Animals that carry disease-causing micro-organisms, or pathogens, that make people ill thrive well in human habitats, scientists have found.
In a study led by University College London, experts found that human-managed ecosystems harbour more species that are potential hosts of infectious diseases, when compared to undisturbed natural habitats.
The researchers say that global changes in land use, such as the conversion of natural habitats to agricultural land or cities, is benefiting animals carrying diseases known to infect people.
As the world continues to come to grips with the Covid-19 pandemic, the scientists warn that humans may need to alter how land is used to reduce the risk of future spillovers of pathogens that originate in animals.
Rory Gibb, a PhD candidate at UCL’s Centre for Biodiversity & Environment Research, and lead author on the study, published in the journal Nature, said: “The way humans change landscapes across the world, from natural forest to farmland for example, has consistent impacts on many wild animal species, causing some to decline while some others persist or increase.
“Our findings show that the animals that remain in more human-dominated environments are those that are more likely to carry infectious diseases that can make people sick.”
It is widely accepted that changes in land use increases the risk of emergence of diseases which can jump from animals to people, known as zoonotic diseases.
But whether the conversion of natural habitats to human use favours species that host zoonotic pathogens has remained unclear.
So a team of researchers looked at evidence gathered from 6,801 ecological communities, spanning across six continents.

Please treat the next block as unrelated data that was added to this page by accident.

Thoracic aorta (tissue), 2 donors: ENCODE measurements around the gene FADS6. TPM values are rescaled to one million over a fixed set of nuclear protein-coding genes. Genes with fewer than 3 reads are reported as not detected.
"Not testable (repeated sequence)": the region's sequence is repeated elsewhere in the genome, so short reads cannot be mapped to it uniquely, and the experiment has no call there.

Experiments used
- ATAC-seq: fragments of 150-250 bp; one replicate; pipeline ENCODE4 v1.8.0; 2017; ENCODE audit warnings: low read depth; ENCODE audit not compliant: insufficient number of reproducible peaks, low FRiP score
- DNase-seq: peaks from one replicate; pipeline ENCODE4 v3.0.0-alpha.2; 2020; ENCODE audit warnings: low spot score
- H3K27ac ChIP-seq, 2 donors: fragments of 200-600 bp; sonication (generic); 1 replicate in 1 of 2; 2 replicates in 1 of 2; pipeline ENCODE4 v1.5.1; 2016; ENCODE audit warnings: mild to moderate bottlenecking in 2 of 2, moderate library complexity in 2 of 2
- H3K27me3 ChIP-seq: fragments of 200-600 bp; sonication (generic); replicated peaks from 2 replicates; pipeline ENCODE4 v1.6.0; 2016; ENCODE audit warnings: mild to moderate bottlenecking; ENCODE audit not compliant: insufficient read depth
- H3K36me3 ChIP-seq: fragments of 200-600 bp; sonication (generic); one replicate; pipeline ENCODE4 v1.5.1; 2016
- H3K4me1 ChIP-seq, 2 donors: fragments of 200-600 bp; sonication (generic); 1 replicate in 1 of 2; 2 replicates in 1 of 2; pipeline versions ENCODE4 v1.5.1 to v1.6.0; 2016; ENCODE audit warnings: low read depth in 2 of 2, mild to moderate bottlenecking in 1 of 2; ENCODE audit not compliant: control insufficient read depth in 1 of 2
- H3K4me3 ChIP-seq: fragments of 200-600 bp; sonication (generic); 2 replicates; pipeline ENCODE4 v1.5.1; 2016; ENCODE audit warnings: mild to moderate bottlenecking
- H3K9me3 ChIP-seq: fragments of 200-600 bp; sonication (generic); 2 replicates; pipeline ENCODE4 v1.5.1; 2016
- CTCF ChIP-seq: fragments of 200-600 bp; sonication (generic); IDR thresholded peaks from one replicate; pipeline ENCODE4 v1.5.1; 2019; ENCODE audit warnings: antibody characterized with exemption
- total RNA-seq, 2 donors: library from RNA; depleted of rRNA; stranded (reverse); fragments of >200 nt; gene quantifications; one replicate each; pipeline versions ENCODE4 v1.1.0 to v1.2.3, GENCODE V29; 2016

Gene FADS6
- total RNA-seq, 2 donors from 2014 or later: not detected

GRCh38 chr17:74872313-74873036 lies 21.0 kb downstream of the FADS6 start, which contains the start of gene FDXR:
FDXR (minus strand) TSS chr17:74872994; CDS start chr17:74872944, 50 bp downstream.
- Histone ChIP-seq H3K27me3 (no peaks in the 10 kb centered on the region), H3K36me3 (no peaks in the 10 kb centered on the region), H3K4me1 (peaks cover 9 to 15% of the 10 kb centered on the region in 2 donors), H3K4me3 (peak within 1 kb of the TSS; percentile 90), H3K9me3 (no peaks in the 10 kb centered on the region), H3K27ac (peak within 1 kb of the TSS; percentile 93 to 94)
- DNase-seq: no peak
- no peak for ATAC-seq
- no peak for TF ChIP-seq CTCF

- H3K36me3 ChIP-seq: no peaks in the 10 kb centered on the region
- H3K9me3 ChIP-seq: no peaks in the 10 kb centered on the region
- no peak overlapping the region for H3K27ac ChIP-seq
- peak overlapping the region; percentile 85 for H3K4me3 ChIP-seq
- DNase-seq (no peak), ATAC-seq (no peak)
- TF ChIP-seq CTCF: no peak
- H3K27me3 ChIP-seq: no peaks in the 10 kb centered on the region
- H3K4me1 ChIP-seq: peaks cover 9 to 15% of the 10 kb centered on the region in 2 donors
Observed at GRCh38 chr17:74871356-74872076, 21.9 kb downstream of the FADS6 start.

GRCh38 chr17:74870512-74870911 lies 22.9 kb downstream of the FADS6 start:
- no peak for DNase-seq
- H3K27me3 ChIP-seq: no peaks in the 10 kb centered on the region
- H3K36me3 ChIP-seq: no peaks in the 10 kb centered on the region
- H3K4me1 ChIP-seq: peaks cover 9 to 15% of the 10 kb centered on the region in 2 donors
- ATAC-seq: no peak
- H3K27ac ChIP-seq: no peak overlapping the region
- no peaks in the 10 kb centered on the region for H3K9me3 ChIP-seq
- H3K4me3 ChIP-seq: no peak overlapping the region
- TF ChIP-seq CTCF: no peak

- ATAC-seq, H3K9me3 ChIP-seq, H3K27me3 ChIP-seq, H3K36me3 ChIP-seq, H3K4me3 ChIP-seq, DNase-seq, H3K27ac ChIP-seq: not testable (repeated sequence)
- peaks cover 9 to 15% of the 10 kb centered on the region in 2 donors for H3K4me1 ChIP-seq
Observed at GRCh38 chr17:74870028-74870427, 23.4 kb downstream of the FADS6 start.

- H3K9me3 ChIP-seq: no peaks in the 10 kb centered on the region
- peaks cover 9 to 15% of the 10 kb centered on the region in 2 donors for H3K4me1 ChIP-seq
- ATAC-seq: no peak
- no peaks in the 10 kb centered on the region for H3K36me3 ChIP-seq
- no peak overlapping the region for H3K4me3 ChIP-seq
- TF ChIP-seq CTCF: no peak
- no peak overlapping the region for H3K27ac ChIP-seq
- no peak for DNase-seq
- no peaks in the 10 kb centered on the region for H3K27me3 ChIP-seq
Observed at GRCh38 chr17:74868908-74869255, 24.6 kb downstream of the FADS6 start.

The data was collected from 184 studies involving nearly 7,000 species, 376 of which are known to share pathogens with humans.
They found that animals known to carry pathogens were more common in human-dominated landscapes, when compared to more wild habitats.
The researchers found that the number of animals who did not carry zoonotic pathogens declined while species with disease-causing micro-organisms increased with human land use.
This effect was found to be strongest for rodents, bats and passerine bird species.
Senior author Professor Kate Jones, of UCL’s Centre for Biodiversity & Environment Research and ZSL Institute of Zoology, said: “Global land use change is primarily characterised by the conversion of natural landscapes for agriculture, particularly for food production.
“Our findings underscore the need to manage agricultural landscapes to protect the health of local people while also ensuring their food security.”
She added: “As agricultural and urban lands are predicted to continue expanding in the coming decades, we should be strengthening disease surveillance and healthcare provision in those areas that are undergoing a lot of land disturbance, as they are increasingly likely to have animals that could be hosting harmful pathogens.”